The latest initiative to enforce a rapidly disintegrating cease-fire in eastern Ukraine was blown out of the headlines Thursday when an apparently errant mortar shell struck a civilian bus in the eastern city of Donetsk, killing up to 10 people. Russian-backed separatists and Ukrainian forces have traded accusations for the incident, which took place the same day the rebels claimed to capture the city’s international airport following the fiercest fighting the country has seen in months.
The timing of the latest flare-up, part of a weeks-long surge in violence in eastern Ukraine, is especially unfortunate. Preliminary peace talks underway in Berlin this week had shown signs of early progress, with the announcement Wednesday night that Kiev and Moscow had agreed to implement a “demarcation line” from which heavy weapons could start withdrawing.
The very real prospect of a return to full-scale war could throw this tentative diplomatic progress into jeopardy. The buffer zone agreed to on Wednesday would be moot if the wider cease-fire, agreed to in Minsk in September, were to fully collapse.
On Wednesday, U.S. Secretary of State John Kerry held out hope the cease-fire could be restored. He told reporters in Washington that honoring the Minsk agreement was "critical to our ability to be able to restore the full sovereignty and the calm and the stability necessary for a transformation," as he pinned blame for the violence squarely on Russia and its separatist proxies.
But most analysts say that argument is wearing ever more thin. According to Stefan Meister, an expert on Russia and Eastern Europe at the German Council on Foreign Relations, "War is coming back in a much more serious way." Western leaders wrangling for a solution to Ukraine's separatist crisis are in denial, “because they have nothing else,” Meister said. “The Minsk agreement is the only chance they have to stop the violence.”
Meanwhile, rhetoric is escalating on both sides of the conflict. Speaking at the World Economic Forum in Davos on Wednesday, Ukrainian President Petro Poroshenko said Moscow had sent 9,000 troops to Ukraine since the conflict began. He showed the audience a yellow, bullet-riddled piece of sheet metal that Poroshenko said belonged to a civilian bus struck by pro-Russian separatists in a previous shelling last week. Thirteen were killed in that attack.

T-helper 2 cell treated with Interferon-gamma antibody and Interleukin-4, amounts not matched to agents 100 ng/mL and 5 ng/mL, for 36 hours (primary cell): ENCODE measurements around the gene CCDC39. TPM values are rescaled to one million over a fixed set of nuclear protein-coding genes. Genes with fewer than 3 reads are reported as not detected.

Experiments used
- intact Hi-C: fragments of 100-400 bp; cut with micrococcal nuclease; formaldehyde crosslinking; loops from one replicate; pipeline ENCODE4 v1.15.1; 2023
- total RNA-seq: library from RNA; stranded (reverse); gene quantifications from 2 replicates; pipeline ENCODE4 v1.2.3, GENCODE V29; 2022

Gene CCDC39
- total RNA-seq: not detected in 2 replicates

Russia, which has consistently denied Western allegations that it has sent tanks and thousands of unmarked Russian troops into Ukraine, has instead left it up to Kiev to end its “counter-terror” operations against the separatists before diplomatic progress can be made.
One possible explanation for why both sides have adopted a more aggressive bearing in recent days is it that they are trying to improve their bargaining position as talks proceed. If all goes according to plan, negotiations in Berlin would lead to final peace talks in Astana, Kazakhstan — though that meeting has already been postponed once. “But the probability is that they may lose control of the spiraling escalation,” Meister added. “The reality is that it’s getting more and more difficult to stop this war.”
Still, the West has reason to believe the time for productive peace talks has finally come. After nine months and 4,700 lives lost, both sides of the conflict are increasingly depleted of resources and resolve. Most importantly, as far as the West is concerned, Russia's economy has been gutted by plummeting oil prices and biting Western sanctions imposed over the Ukraine crisis.
At the same time, analysts say Russian President Vladimir Putin is unlikely to back down in Ukraine without something to show for his gamble. The confrontation with the West, which Putin has framed as a nationalistic defense against Western encroachment in Russia’s backyard, has sent his domestic popularity soaring. And Putin knows there is little chance the U.S. or its European allies are willing to risk a military confrontation with Russia over a country of limited strategic value to the West. Europe, meanwhile, is growing weary of the strained ties with Moscow, an important trade and energy partner.
Many analysts argue that Putin still envisions a “frozen conflict,” whereby the separatist east effectively counters Kiev’s current momentum westward. He has also demanded guarantees that Ukraine will not be welcomed into Western alliances such as NATO and the EU, which Kiev has made overtures towards in recent months.
But Meister said the rising violence and influx of Russian military aid into the east does not seem to portend the realization of Kiev’s worst fears: that Russia might end the standoff for good by invading. “My impression is that the Russians already have what they want — a tool to influence Ukrainian policy in Kiev, and to use in bargaining with the West on bigger energy and security issues,” he said. "Invading the rest of Ukraine would be too costly."